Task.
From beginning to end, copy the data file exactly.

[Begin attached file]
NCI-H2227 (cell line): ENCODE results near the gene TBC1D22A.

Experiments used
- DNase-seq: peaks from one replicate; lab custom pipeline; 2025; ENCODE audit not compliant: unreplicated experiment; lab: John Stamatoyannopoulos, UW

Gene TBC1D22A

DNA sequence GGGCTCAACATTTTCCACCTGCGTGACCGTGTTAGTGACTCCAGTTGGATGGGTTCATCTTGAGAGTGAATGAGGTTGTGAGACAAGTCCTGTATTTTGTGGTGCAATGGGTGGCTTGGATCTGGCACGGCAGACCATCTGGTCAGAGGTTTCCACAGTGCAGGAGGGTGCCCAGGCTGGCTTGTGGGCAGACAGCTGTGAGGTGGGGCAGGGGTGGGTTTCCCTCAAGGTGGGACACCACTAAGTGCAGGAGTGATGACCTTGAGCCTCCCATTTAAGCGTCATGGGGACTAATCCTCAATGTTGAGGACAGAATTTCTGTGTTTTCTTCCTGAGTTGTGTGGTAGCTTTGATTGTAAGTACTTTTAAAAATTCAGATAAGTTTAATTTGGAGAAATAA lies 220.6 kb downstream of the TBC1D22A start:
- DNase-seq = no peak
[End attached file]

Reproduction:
NCI-H2227 (cell line): ENCODE results near the gene TBC1D22A.

Experiments used
- DNase-seq: peaks from one replicate; lab custom pipeline; 2025; ENCODE audit not compliant: unreplicated experiment; lab: John Stamatoyannopoulos, UW

Gene TBC1D22A

DNA sequence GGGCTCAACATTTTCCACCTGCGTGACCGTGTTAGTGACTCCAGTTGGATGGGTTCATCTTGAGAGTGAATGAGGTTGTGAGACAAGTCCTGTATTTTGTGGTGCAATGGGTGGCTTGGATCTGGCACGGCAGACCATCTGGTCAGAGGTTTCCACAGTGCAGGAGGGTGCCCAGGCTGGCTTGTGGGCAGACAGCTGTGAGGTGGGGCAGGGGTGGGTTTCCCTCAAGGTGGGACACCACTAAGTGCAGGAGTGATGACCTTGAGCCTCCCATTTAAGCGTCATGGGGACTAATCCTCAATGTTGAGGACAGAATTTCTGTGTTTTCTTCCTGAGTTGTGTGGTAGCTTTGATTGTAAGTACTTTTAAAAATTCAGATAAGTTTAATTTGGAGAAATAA lies 220.6 kb downstream of the TBC1D22A start:
- DNase-seq = no peak